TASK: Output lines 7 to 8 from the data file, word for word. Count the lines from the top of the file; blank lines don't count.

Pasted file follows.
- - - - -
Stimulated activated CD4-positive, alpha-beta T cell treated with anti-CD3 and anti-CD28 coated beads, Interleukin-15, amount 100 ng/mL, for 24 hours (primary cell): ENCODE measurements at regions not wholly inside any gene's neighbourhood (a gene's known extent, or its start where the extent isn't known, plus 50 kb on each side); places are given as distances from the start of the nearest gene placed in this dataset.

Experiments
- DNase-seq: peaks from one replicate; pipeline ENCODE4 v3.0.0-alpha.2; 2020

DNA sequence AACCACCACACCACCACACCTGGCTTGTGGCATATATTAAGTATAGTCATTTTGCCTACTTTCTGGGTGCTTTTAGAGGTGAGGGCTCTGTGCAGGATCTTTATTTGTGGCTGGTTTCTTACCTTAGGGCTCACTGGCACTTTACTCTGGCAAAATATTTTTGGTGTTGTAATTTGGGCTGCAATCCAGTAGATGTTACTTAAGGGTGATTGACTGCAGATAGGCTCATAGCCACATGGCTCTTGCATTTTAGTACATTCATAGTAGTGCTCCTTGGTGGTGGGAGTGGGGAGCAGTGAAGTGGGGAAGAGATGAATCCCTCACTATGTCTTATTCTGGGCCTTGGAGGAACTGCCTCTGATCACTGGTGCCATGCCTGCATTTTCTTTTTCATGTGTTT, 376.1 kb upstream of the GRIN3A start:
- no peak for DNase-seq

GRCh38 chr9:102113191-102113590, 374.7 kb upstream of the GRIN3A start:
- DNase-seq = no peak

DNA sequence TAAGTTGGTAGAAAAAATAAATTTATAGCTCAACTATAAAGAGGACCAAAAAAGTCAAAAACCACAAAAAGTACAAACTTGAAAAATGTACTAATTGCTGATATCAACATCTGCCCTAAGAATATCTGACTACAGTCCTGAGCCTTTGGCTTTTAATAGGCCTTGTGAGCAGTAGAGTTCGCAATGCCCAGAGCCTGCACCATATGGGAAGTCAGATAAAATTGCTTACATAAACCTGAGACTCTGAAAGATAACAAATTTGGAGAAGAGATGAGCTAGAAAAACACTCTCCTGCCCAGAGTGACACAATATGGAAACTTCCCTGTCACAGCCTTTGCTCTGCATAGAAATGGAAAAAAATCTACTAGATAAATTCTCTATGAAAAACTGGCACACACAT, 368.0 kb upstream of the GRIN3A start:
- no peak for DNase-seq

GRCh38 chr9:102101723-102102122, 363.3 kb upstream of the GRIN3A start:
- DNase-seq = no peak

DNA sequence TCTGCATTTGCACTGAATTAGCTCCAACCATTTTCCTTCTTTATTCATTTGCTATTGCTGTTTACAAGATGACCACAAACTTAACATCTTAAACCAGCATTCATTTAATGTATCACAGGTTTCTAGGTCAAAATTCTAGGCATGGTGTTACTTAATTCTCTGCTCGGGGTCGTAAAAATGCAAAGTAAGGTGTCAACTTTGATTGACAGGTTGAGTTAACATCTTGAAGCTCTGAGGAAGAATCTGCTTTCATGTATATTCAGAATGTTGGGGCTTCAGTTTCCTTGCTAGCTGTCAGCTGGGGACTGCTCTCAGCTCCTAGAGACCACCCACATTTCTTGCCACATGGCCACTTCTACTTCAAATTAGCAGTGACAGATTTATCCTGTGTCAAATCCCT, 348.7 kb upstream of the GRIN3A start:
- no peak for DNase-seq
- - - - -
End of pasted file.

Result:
- DNase-seq = no peak

DNA sequence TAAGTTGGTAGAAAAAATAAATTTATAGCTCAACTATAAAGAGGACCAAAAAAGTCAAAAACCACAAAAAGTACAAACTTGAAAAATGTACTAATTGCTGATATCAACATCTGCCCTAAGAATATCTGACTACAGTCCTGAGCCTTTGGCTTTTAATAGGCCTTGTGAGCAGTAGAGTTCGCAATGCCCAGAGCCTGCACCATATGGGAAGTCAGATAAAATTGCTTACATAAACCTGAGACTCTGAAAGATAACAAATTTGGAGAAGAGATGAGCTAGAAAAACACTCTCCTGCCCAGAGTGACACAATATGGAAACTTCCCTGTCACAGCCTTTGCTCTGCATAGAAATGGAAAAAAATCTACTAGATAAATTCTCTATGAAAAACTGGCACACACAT, 368.0 kb upstream of the GRIN3A start: